MARKETING

Why Hard-Working Bloggers Fail

Many business bloggers seem to work harder and harder without any improvement in their results. Here's how to decide if there's a better approach and how to implement it.
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There’s a big debate going on in the marketing community, and it’s been spreading to the general business world. Everyone pretty much agrees you’ve got to have a strong online presence to stay competitive. And no one really disputes that one of the best ways to establish that presence is to blog regularly in tandem with social media. But what no one can seem to gain consensus on is the issue of how to sustain the sheer quantity of articles, videos, posts, tweets, comments, and so on needed to actually make a blogging initiative work.



On one hand are the experts who say success on the Internet is all about harder work and longer hours. If you usually wrap up your workday at 10 p.m. and can’t fit in blogging, make it 3 a.m. And if readers and customers are tweeting you while you’re tucking your kid into bed, you’d better whip out that smartphone to answer. Little Jenny can wait. 

On the other side are those who say that it’s impossible to keep up this sort of pace. Instead, they hold it’s best to apply systems, structures, and procedures to blogging and everything that surrounds it.



So which of these viewpoints is correct? The answer: It depends.



Producers and Sellers



Almost every business falls into one of two basic categories: producers and sellers. Producers are companies that make or assemble things. Sellers are companies that specialize in marketing and selling things made by others. 

Both types of companies are vital, and neither can exist without the other. But when it comes to Internet marketing--and blogging, in particular--people tend to confuse themselves by lumping them into the same category. Although sellers can arguably create an effective business blogging campaign by sheer hard work and sacrifice, producers who try to do this will inevitably fail. 



When Hard Work Can Really Work



Let’s use an example. 

Imagine there’s a company that sells high-end craft beers. It doesn't brew any of the beers at its own facility, but it does know everything about all the beers it sells. It always has all the best beers on hand and unfailingly recommends the right beers for the right people. 

The owner of this company doesn’t spend any of her limited hours on the activities needed to turn water and grain into the elixir of the gods. Outside of a few administrative tasks, every hour spent at the company is at the service of building buzz and making sales.



At a company like this, spending more time blogging is a function of replacing one type of marketing activity with another. You may be giving up hours with your children if you try to do it all yourself, but you won’t necessarily hurt the rest of your business.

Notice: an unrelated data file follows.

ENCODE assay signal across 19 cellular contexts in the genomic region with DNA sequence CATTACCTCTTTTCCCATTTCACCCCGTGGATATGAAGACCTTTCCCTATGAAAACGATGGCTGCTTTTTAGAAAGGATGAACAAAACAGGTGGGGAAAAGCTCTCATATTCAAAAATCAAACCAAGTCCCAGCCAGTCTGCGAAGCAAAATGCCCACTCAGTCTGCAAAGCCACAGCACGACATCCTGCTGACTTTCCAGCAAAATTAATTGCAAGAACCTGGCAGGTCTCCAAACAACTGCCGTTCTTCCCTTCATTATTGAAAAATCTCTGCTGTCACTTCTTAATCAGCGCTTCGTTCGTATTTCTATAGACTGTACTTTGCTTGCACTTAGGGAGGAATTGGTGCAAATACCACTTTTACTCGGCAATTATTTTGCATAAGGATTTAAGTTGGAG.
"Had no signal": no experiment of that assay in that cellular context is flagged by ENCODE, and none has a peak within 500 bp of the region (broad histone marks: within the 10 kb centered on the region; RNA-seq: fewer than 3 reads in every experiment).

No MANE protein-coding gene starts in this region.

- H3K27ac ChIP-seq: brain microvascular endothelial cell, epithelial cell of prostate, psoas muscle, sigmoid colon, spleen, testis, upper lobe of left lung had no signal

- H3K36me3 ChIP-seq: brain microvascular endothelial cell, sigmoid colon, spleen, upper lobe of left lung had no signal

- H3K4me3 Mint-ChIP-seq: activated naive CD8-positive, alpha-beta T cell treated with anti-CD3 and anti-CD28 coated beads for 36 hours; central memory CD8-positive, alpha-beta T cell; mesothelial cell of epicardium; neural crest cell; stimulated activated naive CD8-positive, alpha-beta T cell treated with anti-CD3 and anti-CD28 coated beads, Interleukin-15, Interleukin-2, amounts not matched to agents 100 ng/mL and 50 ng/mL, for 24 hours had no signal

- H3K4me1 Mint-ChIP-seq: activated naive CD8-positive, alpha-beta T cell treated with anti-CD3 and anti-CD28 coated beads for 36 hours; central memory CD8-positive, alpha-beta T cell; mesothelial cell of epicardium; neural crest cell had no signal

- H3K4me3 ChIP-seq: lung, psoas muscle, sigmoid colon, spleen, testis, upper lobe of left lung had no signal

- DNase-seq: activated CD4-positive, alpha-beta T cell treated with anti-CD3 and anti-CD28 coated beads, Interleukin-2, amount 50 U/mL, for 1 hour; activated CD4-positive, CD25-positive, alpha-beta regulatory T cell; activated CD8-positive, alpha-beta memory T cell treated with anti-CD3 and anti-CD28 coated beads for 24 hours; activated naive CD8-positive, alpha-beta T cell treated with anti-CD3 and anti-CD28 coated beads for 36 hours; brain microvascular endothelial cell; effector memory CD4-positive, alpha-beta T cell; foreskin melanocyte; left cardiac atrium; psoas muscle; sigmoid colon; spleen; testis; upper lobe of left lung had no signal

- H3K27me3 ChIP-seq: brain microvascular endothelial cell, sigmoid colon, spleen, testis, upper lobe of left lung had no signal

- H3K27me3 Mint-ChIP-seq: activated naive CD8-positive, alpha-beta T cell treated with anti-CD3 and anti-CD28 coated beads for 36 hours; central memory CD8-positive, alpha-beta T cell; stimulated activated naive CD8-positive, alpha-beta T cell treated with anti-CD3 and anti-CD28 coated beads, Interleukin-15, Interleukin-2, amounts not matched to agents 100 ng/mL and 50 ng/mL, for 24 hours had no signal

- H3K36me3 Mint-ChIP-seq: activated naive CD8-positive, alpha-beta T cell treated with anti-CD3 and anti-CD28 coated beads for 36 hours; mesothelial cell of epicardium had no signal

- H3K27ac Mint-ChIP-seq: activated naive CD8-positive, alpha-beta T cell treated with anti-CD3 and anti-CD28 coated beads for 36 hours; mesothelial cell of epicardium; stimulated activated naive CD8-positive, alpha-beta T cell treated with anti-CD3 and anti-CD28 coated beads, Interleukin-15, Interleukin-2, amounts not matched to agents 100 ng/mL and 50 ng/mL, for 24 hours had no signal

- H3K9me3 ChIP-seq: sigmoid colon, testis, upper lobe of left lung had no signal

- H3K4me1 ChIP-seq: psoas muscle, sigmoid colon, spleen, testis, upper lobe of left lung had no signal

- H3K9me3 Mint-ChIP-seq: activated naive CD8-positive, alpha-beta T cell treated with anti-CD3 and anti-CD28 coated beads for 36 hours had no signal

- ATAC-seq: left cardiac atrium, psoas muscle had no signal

When Hard Work Will Kill You



Now let’s say you own a business that actually produces beer. You’re responsible for refining existing recipes, creating new ones, implementing industrial processes, and improving operational efficiency. Sales and marketing are an important part of what you do, but they're far from the only part. 

If you own a company like this, handling every blog post and answering every tweet is not just time consuming; it’s dangerous. By adding new time-consuming marketing tasks to your already around-the-clock schedule, you’ll neglect those fundamental activities that made your beer so delicious and successful in the first place.



What You Can Do



Don’t start any marketing campaign that includes blogging without first determining whether your company is a seller or a producer. If it’s a seller, feel free to go at it solo as long as you’re all right with the sacrifices that entails. But if it’s a producer, you have no choice but to attack blogging the way you’d attack a supply-chain problem. 

Start by evaluating your resources. Which people inside and outside your company are available to help you produce the necessary content? Next, establish how much each person can contribute without getting overloaded and establish incentives for doing so. Finally, give contributors the tools, blueprints, and training they need to effectively contribute to your business blog without damaging the rest of your business.

IMAGE: Shutterstock
Last updated: Feb 4, 2014

MICHAEL SCHEIN | Columnist | Founder and principal of Michael Schein Communications

Michael Schein is the founder and principal of Michael Schein Communications, a digital marketing company. He has created or facilitated the production of content for companies such as eBay, LinkedIn, Avectra, Tesla, SEER Interactive, Interneer, Arise Virtual Solutions, and Citrix. He graduated from the University of Pennsylvania with honors and got his start at Spin the Bottle, the production company behind VH1 hit show Pop Up Video.

The opinions expressed here by Inc.com columnists are their own, not those of Inc.com.



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